Remember how we found a whole bunch of new planets two weeks ago?
You won’t find a weirder sentence to begin a sports column, but stick with me. Imagine this: we send some stuff to spy on these new aliens, and they get ticked off. They send the mothership to Earth, but they leave the death ray at home.
Instead, they say “Assemble your best collection of UConn basketball players, magically brought back into their athletic primes by our advanced technology, and we will play a best-of-seven series for the fate of your planet!”
Yes, this is nearly the exact same set-up as Bob Ryan’s Martian Premise, later popularized by Bill Simmons in “The Book of Basketball.” Yes, it still doesn’t make any sense if you start to critically think about it – they’d just pull an “Independence Day” and we’d be done for.
But who are we picking?
Here are my picks for the UConn men
The Starting Lineup
PG: Kemba Walker '11
SG: Ray Allen '96
SF: Richard Hamilton '99
PF: Donyell Marshall '94
C: Emeka Okafor '04
Coach: Jim Calhoun '99
GUARDS: ’11 Kemba Walker (starter), ’96 Ray Allen (starter), ’14 Shabazz Napier, ’04 Ben Gordon, ’00 Khalid El-Amin
Walker, just barely, gets the nod over Napier as the starting point guard in the roster’s toughest personnel decision. With plenty of perimeter scoring coming from the other members of the starting line-up, I considered picking the better all-around player in Napier to run the point, but it just didn’t seem right to bring Walker off the bench.
After averaging 23.5 points per game his senior year and carrying his team through a laborious Big East Tournament and NCAA tournament to a pair of trophies, Walker projects as the team’s alpha dog, and likely the go-to option if we need a bucket in crunch time. Napier should be the first man off the bench, and he should play many minutes despite not getting the starting nod.
Allen, who shot 47 percent from behind the arc during his final season at UConn, is the designated sniper, and an apt partner for Walker.
Joining Napier on the bench are Gordon and El-Amin, who fill very different roles. Gordon represents instant offense off the bench, and brings a level of athleticism to the table that Napier and El-Amin just don’t have. If we absolutely need a shooter to come into the game and fire up shots because Walker and Allen can’t get it going, Gordon’s the man for the job.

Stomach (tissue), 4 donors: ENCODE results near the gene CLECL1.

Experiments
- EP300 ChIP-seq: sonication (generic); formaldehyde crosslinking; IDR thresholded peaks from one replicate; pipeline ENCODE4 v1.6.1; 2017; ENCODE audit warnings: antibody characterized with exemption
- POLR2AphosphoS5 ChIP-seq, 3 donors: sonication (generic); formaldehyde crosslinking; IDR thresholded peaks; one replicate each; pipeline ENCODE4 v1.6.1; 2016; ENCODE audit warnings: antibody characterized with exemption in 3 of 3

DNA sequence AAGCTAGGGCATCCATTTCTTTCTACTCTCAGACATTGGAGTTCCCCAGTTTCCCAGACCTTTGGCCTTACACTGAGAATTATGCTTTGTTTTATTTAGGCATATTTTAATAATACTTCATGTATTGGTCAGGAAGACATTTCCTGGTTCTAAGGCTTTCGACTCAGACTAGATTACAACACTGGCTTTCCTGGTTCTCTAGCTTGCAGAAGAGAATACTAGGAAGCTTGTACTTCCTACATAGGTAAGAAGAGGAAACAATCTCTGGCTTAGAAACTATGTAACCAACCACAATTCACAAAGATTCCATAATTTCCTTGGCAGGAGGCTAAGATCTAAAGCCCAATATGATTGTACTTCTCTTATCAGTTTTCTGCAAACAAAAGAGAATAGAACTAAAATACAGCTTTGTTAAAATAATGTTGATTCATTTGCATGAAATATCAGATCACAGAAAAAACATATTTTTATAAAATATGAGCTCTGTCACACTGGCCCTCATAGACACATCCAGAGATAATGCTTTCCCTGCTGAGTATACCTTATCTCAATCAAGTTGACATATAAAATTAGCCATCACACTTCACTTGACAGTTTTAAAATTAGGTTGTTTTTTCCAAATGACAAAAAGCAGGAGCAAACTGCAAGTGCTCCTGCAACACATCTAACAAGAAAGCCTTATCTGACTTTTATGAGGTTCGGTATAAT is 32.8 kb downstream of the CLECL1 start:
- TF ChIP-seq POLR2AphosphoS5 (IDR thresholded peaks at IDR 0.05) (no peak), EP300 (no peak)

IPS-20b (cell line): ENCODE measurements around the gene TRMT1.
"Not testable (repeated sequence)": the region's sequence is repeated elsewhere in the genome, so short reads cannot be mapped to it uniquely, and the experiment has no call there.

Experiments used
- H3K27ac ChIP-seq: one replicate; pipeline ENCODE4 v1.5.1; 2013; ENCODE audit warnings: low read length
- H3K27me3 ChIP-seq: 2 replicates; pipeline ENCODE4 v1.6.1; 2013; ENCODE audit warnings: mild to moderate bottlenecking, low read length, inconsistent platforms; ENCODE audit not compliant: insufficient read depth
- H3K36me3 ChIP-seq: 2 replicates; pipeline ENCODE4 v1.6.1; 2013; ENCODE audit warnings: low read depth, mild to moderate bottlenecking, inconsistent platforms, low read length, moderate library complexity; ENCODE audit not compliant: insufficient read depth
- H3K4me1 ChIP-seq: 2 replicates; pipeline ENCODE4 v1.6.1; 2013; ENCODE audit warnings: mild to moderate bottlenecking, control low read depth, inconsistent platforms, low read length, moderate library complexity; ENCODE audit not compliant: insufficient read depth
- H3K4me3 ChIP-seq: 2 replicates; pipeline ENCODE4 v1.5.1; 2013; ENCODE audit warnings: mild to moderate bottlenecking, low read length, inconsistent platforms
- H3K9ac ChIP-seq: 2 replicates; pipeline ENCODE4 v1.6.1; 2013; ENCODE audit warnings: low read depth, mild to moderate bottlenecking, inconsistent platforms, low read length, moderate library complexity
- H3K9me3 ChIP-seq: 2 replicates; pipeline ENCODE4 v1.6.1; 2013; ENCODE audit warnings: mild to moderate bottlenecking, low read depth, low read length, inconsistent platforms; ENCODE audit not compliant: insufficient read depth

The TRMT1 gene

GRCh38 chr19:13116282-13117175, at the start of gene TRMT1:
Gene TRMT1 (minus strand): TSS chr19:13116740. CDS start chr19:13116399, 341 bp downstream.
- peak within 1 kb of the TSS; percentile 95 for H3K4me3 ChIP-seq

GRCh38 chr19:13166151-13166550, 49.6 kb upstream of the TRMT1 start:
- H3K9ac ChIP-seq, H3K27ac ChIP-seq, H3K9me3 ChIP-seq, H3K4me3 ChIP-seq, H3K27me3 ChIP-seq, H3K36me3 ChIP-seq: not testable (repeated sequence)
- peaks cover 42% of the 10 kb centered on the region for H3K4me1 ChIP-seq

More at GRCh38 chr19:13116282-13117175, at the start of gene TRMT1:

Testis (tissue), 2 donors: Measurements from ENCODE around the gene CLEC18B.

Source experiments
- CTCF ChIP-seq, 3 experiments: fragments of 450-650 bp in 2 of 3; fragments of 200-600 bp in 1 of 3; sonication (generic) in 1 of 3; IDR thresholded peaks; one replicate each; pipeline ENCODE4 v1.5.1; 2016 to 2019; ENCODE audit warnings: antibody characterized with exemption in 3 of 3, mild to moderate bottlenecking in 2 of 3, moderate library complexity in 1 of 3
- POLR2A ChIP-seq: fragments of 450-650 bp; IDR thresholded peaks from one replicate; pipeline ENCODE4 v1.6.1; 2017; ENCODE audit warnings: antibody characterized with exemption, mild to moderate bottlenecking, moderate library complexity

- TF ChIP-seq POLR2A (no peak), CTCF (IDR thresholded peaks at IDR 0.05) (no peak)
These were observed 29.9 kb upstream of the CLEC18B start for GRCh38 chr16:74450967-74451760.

As for El-Amin, there was no universe in which he wasn’t making the team that takes on the aliens. He’s the fifth guard, and with both Walker and Napier, we won’t need him much.
FORWARDS: ’99 Rip Hamilton (starter), ’94 Donyell Marshall (starter), ’02 Caron Butler, ‘06 Rudy Gay, ‘89 Cliff Robinson
Hamilton and Marshall, both named Big East Player of the Year during the seasons we’ve brought them back from, will join Walker and Allen in the starting line-up. Hamilton provides even more scoring from the perimeter along with a host of winning intangibles. Maybe we’ll bring the mask back too from his days on the Pistons to psyche the aliens out.
The starting power forward position could have gone a number of ways, but I settled on Marshall, a monstrous scorer (25.1 points per game) in his best season at UConn, but who also averaged 8.9 rebounds and 3.2 blocks per game. He also help space the floor with his shooting, which will give our guards space to drive and open up a deadly pick-and-roll option if he’s playing with Napier. People forget that Marshall held the NBA record for 3-point field goals in a game for more than a decade before Curry topped it last year.
Butler will back up Hamilton, and truth be told, he could have easily started. A tenacious defender as well as a capable scorer, he will serve as both the designated stopper if an alien begins to cook and a great partner with Gordon.
Gay is an emergency guy; if we need him, he’s more than capable of serving as a primary option. Robinson’s the immediate back-up off the bench for Marshall, the premier outlet for lob passes and the main provider of recreational substances for the team under his “Uncle Spliffy” persona. The team will be seeing aliens during the day and potentially some more at night.
CENTERS: ’04 Emeka Okafor (starter), ’09 Hasheem Thabeet
Okafor’s senior year statistics: 17.6 points, 11.5 rebounds, 4.1 blocks and a National Player of the Year award. He’s the unquestioned anchor of the defense and a vital cog on the offensive end. When he sits, we could either go small or replace a good portion of production with Thabeet, a similarly dominant presence. Hopefully Okafor can stay out of foul trouble and remain on the court, giving the guards more leeway to press for steals.
COACHES: ‘99 Jim Calhoun (head coach), ‘14 Kevin Ollie, ‘76 Dee Rowe, ‘54 Hugh Greer
It was always going to be Calhoun running the show. Joining him are three of the program’s most notable coaches at the height of their powers.
There are a lot of tough rotational decisions to be made to balance out this treasure trove of talent, and these guys can handle the most difficult of those. My job is done. As long as Bill Pullman’s giving the pre-game speech, the world’s going to be safe, and we have the UConn men to thank.